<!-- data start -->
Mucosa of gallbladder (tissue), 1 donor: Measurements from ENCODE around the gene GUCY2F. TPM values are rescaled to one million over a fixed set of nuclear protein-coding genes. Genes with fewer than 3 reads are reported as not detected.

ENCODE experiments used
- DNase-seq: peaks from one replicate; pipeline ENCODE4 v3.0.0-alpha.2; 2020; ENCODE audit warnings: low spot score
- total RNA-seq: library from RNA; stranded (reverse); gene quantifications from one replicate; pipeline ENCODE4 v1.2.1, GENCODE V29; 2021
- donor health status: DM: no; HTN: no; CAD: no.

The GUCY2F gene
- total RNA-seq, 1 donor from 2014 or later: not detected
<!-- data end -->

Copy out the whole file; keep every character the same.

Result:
Mucosa of gallbladder (tissue), 1 donor: Measurements from ENCODE around the gene GUCY2F. TPM values are rescaled to one million over a fixed set of nuclear protein-coding genes. Genes with fewer than 3 reads are reported as not detected.

ENCODE experiments used
- DNase-seq: peaks from one replicate; pipeline ENCODE4 v3.0.0-alpha.2; 2020; ENCODE audit warnings: low spot score
- total RNA-seq: library from RNA; stranded (reverse); gene quantifications from one replicate; pipeline ENCODE4 v1.2.1, GENCODE V29; 2021
- donor health status: DM: no; HTN: no; CAD: no.

The GUCY2F gene
- total RNA-seq, 1 donor from 2014 or later: not detected